(Bloomberg) -- A new report from Google finds that most of the zero-day vulnerabilities its researchers discovered last year were being exploited by commercial surveillance vendors and that sell the tools to governments to surreptitiously monitor their citizens.

Alphabet Inc.’s Google said on Thursday that it has been tracking more than 30 firms with “varying levels of sophistication and public exposure” that sold software exploits or surveillance capabilities.

Seven out of nine zero-day vulnerabilities that Google found in 2021 were being developed by commercial providers and “sold to and used by government-backed actors,” the company said. Zero-days flaws are issues in software that hackers and spyware vendors can exploit until a patch is provided by the developer.

Google also said software made by RCS Lab S.p.A. was able to infect mobile phones — running Apple’s iOS or Google’s Android operating system — and snoop on users in Italy and Kazakhstan. Google’s findings follow those last week from the cyber firm Lookout Inc., which said “Hermit” spyware was likely developed by RCS.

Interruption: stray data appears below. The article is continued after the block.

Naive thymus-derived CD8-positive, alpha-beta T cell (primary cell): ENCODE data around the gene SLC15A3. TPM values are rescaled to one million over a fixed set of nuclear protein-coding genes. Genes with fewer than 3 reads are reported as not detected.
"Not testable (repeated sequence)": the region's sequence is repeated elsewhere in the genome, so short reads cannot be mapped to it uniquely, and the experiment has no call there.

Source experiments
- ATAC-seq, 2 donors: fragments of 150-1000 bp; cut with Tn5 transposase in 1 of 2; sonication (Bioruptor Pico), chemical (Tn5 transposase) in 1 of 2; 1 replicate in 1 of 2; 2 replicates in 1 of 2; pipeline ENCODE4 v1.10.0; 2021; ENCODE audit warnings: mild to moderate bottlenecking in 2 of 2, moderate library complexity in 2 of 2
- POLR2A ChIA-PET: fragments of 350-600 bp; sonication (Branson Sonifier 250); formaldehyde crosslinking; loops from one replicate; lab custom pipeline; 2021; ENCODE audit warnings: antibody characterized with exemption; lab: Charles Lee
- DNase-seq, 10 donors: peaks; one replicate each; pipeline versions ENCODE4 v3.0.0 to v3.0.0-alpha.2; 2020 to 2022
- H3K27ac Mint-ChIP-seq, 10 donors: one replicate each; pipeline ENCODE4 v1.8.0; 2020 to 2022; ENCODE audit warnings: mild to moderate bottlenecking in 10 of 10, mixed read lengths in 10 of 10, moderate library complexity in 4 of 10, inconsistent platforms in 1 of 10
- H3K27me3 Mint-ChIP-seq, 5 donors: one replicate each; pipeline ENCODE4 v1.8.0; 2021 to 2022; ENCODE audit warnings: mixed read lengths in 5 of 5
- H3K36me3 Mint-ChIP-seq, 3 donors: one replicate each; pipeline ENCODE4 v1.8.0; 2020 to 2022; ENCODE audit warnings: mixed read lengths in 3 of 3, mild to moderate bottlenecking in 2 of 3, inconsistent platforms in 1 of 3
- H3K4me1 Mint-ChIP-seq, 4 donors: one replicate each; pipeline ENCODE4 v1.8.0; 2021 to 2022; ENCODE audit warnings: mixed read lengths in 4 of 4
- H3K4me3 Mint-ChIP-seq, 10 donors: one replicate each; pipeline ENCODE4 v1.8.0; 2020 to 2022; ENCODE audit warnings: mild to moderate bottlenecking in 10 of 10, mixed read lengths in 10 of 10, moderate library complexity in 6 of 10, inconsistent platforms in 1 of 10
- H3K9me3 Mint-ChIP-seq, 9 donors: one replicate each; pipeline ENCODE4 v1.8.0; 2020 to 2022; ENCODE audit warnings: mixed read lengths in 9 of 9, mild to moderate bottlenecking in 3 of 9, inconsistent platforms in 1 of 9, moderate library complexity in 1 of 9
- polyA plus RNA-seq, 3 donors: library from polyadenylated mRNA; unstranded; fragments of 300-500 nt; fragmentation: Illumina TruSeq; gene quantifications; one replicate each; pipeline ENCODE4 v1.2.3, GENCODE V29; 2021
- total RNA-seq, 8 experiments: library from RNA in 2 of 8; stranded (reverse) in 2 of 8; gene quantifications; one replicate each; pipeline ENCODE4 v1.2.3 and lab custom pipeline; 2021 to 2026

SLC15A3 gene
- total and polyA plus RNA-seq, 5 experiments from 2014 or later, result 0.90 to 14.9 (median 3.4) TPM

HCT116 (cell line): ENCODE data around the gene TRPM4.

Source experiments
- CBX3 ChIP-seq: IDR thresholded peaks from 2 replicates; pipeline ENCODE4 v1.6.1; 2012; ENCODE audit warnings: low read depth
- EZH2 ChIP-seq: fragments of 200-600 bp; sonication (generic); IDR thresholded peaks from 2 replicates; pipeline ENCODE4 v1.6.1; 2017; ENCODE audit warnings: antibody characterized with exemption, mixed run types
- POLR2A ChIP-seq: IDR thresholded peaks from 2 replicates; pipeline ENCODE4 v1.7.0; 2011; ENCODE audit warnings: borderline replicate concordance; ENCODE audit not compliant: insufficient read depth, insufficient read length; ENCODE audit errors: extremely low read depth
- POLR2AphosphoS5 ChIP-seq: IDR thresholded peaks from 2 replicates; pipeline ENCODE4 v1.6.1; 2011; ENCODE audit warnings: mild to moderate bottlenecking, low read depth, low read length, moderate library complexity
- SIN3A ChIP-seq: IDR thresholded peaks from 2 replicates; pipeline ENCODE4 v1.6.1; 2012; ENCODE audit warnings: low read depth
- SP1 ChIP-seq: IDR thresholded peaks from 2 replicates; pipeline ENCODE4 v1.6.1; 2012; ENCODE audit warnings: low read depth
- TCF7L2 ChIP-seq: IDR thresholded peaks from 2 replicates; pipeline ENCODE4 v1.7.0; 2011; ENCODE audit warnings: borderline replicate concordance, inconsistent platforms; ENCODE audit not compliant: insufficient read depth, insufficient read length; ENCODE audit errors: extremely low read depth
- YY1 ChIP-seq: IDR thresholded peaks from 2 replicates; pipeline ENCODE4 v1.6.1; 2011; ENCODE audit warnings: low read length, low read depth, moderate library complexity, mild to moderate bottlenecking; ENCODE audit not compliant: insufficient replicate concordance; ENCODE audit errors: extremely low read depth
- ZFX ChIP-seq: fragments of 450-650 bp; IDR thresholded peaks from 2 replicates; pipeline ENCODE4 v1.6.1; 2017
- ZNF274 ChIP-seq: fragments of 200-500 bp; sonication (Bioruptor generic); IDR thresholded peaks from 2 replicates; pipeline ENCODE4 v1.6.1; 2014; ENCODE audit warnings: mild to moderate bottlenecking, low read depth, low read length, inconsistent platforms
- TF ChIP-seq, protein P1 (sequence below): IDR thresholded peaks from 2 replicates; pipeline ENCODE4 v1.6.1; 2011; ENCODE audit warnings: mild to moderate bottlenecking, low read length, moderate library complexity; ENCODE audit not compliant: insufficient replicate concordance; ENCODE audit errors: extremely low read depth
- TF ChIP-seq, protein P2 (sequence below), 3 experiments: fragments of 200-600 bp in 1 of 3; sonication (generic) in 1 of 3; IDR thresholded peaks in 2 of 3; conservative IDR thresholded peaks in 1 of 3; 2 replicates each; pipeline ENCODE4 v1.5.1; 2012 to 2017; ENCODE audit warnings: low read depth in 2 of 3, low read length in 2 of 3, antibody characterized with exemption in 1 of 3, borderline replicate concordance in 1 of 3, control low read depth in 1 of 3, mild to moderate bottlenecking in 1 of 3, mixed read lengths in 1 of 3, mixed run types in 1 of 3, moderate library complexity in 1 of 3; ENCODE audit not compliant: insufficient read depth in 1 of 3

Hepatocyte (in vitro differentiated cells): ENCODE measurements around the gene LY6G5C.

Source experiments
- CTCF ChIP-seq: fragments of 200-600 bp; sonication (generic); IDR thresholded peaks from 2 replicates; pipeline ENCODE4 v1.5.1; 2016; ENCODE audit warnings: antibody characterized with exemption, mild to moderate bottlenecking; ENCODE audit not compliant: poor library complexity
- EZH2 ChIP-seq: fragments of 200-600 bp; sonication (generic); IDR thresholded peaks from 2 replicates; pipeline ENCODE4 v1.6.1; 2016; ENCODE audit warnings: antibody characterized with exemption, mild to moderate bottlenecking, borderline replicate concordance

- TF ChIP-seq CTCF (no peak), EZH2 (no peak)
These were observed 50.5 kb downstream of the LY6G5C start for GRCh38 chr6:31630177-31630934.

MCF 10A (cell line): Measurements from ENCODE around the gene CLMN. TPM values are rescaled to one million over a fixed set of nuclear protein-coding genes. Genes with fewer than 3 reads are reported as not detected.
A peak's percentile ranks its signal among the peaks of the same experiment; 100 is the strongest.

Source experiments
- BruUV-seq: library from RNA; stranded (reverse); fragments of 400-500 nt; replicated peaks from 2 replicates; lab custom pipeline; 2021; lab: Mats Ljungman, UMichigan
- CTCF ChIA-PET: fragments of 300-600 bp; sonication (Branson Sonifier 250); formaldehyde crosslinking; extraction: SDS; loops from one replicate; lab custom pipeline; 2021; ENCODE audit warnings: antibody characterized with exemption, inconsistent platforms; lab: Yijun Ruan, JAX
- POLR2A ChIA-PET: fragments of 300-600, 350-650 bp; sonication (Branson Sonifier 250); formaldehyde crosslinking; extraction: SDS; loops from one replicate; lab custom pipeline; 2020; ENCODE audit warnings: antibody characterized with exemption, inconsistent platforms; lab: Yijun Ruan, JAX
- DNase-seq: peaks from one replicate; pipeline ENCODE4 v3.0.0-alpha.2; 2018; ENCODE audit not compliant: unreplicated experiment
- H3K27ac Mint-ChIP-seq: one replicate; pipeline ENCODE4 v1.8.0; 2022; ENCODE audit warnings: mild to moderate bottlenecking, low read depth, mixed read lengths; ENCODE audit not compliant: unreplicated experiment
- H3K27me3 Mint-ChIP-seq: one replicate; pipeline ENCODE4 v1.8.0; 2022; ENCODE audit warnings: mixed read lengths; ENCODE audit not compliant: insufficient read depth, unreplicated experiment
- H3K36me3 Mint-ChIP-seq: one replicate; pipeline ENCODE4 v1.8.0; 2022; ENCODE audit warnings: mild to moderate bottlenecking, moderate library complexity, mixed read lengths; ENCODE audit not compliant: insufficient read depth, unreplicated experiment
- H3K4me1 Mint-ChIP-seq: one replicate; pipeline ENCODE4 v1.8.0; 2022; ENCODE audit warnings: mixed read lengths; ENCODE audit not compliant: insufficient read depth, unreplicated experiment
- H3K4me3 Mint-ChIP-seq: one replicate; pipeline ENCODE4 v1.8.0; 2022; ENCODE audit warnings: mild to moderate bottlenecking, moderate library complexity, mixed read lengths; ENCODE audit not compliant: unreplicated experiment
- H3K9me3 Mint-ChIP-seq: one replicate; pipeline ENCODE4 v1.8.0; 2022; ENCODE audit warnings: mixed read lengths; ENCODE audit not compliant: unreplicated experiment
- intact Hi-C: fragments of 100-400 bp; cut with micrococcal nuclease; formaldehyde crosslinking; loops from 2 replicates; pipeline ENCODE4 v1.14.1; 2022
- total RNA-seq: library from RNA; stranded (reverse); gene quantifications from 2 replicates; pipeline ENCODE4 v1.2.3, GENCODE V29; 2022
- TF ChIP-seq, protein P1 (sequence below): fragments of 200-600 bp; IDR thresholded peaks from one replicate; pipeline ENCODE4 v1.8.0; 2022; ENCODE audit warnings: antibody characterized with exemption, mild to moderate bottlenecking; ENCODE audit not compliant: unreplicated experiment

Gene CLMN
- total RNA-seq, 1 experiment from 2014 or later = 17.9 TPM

"Our findings underscore the extent to which commercial surveillance vendors have proliferated capabilities historically only used by governments with the technical expertise to develop and operationalize exploits," the Google researchers warned in a blog post that also shared snippets of the code. "This makes the internet less safe and threatens the trust on which users depend."

In a statement, RCS said it abides by government regulations and has long served law enforcement customers.

"Our products are delivered and installed within the premises of approved customers," the company said. "RCS Lab strongly condemns any abuse or improper use of its products which are designed and produced with the intent of supporting the legal system in preventing and combating crime."

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